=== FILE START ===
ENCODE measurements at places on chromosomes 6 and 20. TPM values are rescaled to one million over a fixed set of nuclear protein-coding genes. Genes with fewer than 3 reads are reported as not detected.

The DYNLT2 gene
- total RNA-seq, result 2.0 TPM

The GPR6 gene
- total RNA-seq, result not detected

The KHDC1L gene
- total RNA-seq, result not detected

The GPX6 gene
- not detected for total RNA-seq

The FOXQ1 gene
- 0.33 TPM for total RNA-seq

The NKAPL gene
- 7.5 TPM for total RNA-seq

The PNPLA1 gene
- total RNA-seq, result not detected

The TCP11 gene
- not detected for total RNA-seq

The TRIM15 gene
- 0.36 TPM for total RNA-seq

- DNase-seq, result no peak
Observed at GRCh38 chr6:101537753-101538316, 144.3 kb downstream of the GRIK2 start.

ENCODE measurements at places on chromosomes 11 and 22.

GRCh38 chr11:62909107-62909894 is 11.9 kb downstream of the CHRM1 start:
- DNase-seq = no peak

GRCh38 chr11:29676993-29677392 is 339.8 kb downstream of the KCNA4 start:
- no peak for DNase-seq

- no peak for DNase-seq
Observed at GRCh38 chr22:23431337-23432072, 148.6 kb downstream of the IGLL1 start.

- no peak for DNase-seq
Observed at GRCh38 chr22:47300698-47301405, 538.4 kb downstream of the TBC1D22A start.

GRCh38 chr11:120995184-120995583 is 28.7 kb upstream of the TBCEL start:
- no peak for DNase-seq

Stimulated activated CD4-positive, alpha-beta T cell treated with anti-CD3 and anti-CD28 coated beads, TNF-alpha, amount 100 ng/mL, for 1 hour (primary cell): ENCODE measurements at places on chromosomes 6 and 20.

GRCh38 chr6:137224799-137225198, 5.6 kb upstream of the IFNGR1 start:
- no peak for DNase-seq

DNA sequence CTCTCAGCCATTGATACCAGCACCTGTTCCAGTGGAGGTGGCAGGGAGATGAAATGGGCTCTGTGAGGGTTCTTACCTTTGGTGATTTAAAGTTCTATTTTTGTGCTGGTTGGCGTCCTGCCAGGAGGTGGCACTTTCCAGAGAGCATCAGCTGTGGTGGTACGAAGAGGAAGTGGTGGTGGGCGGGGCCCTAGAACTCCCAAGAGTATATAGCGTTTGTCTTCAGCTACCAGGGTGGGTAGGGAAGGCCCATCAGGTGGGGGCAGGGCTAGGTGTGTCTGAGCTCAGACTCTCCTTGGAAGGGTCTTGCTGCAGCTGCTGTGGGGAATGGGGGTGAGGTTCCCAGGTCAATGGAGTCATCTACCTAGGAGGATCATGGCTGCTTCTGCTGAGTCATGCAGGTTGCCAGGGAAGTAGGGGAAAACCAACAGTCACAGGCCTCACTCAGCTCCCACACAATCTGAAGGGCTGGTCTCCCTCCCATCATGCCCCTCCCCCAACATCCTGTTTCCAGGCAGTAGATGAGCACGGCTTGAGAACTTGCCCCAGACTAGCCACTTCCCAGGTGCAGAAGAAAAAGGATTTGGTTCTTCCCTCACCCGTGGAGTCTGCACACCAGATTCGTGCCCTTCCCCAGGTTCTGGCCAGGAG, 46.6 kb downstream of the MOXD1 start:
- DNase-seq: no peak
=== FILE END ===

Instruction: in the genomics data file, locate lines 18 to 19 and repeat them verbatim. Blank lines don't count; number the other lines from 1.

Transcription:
The TRIM15 gene
- 0.36 TPM for total RNA-seq